May 3, 2022
Meeting the needs of a growing city and increased demands on City government are the central components of Mayor Erin Mendenhall’s 2023 proposed budget, which she presented to the City Council Tuesday.
“Today we find ourselves in a unique economic position with a growing economy, rising population, and inflation. But, we also find ourselves at a position of never before seen demand for city services,” Mayor Mendenhall said. “Our city is in high demand. And with these investments we will be better able to shape the growth for the good of our residents.”
With a continued focus on her key pillars of addressing growth, sustainability, supporting communities, and City family, the general fund budget recommendation of $424,106,914 includes significant investment in affordable housing, homelessness, public lands, public safety, and environmental protection.
Included is a massive $21 million commitment to affordable housing, which can create up to 1,000 units.
The majority of that funding would be dedicated to deeply affordable housing.
“I’m proposing that the majority of those dollars be prioritized for extremely low-income households with a focus on people and families experiencing or at risk of homelessness,” she said. “This is not only an investment in housing stock, it’s an investment for our residents who are facing housing instability and those who may be unhoused today.”
Salt Lake City’s continued growth presents both great opportunities and challenges, Mayor Mendenhall said. Salt Lake City’s resident population continues to grow, as does its daytime population that nearly doubles in size. Departments citywide have been managing the growing demand on their services.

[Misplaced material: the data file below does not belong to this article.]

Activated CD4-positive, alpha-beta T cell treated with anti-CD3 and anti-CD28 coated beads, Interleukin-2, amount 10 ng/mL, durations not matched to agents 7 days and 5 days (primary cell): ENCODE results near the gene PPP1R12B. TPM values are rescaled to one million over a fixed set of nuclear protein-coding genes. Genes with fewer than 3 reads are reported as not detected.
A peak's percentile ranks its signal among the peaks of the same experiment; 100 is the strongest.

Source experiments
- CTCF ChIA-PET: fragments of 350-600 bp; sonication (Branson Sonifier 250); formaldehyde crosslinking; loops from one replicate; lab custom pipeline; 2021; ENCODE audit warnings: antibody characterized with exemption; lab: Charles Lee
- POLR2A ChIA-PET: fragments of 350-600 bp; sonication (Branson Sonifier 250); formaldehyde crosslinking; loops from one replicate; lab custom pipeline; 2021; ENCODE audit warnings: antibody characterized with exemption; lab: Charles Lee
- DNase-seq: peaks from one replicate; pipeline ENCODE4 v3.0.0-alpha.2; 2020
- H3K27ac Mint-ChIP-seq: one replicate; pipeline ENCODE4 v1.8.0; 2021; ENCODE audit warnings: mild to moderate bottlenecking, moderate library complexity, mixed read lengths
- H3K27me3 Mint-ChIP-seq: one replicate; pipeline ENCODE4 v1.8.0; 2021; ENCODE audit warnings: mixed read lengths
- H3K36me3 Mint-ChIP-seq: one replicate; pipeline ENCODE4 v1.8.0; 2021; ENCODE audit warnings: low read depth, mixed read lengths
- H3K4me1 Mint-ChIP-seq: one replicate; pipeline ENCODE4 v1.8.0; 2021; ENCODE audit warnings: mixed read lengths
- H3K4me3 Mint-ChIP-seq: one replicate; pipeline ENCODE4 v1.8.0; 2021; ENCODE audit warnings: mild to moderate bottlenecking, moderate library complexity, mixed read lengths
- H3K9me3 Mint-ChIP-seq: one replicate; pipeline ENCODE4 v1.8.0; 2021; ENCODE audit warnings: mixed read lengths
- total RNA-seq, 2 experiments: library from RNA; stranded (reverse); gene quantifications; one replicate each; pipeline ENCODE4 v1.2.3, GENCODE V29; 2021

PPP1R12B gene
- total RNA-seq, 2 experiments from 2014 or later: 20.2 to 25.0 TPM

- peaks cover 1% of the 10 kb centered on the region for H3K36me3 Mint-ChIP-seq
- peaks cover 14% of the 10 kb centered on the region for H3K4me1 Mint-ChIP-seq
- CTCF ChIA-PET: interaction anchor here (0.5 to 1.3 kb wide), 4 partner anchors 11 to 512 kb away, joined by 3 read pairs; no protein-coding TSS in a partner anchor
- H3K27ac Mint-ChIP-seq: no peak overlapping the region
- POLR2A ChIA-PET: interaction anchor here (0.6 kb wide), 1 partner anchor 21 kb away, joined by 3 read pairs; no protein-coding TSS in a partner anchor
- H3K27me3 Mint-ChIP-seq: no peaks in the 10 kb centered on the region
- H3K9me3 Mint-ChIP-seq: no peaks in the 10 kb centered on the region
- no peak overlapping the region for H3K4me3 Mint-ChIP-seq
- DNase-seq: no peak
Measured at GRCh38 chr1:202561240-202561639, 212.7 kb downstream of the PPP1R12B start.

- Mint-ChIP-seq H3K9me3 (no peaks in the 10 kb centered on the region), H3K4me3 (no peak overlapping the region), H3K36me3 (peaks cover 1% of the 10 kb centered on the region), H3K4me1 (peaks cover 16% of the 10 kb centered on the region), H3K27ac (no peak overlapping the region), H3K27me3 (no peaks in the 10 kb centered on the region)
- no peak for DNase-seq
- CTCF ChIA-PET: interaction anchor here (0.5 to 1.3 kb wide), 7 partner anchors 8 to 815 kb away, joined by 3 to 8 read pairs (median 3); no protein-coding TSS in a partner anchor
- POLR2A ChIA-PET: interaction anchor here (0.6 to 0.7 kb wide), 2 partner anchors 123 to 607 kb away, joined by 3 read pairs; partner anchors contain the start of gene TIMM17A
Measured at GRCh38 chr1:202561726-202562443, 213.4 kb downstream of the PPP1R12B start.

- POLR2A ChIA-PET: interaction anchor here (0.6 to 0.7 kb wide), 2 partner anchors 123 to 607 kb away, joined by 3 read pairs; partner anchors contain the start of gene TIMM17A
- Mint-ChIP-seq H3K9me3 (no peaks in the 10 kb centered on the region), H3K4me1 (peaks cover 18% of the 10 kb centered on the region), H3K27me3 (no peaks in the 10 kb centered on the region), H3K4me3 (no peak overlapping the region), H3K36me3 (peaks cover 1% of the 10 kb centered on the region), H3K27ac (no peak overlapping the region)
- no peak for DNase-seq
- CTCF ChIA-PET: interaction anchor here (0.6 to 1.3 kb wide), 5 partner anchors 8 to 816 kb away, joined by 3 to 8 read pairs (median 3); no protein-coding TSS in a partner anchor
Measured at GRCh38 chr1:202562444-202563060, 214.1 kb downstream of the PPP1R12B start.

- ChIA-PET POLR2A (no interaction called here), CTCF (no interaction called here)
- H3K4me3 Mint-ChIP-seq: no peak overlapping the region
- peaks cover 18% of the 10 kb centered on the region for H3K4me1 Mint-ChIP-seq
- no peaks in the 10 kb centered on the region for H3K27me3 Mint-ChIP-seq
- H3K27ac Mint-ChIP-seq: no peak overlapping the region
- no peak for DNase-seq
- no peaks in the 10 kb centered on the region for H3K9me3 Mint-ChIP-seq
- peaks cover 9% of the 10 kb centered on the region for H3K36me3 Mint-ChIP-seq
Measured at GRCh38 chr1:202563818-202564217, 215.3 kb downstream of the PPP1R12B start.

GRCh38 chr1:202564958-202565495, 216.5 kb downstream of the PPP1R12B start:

A few examples include:
- This fiscal year, the Building Services Division has processed $2.8 billion in permits, up from $1.4 billion in the previous fiscal year.
- While citywide crime is down 15%, Salt Lake City 911 Dispatch is receiving more calls for service than ever, logging 127,000 in 2021, which was 5,000 more than in 2020.
- 43% of Salt Lake City residents report using parks more frequently since the pandemic began and 41% of residents report using trails more frequently.
To respond to resident needs, Mayor Mendenhall is proposing a 4.9% property tax increase, equivalent to about 10 dollars per month for the median-priced home in Salt Lake City. It’s the first property tax increase proposed by the City since 2014.
“We were so fortunate to have had federal CARES dollars and President Biden’s Rescue Plan dollars come in as one-time support to help fill the gaps in revenue we suffered during the last two years and help our residents and businesses get the support they desperately needed. And though our revenues have increased, they have not risen at the same pace as the demands have for our city.”
Mayor Mendenhall also proposed a general obligation bond for consideration by City Council to be placed on the ballot this fall, which, if approved by voters, would provide $80,000,000 toward transformational projects for Salt Lake City’s parks and public lands from the city’s Reimagine Nature Public Lands Master Plan.
There are also additional revenue streams generated in this budget proposal through sales tax bond capacity realized from paying off the Steiner Ice Sheet bond.
Additional Funding Our Future sales tax revenue will also be utilized for parks and public lands maintenance.
Read the Mayor’s address in English here.
Read the Mayor’s address in Spanish here.Tags: Mayor Erin Mendenhall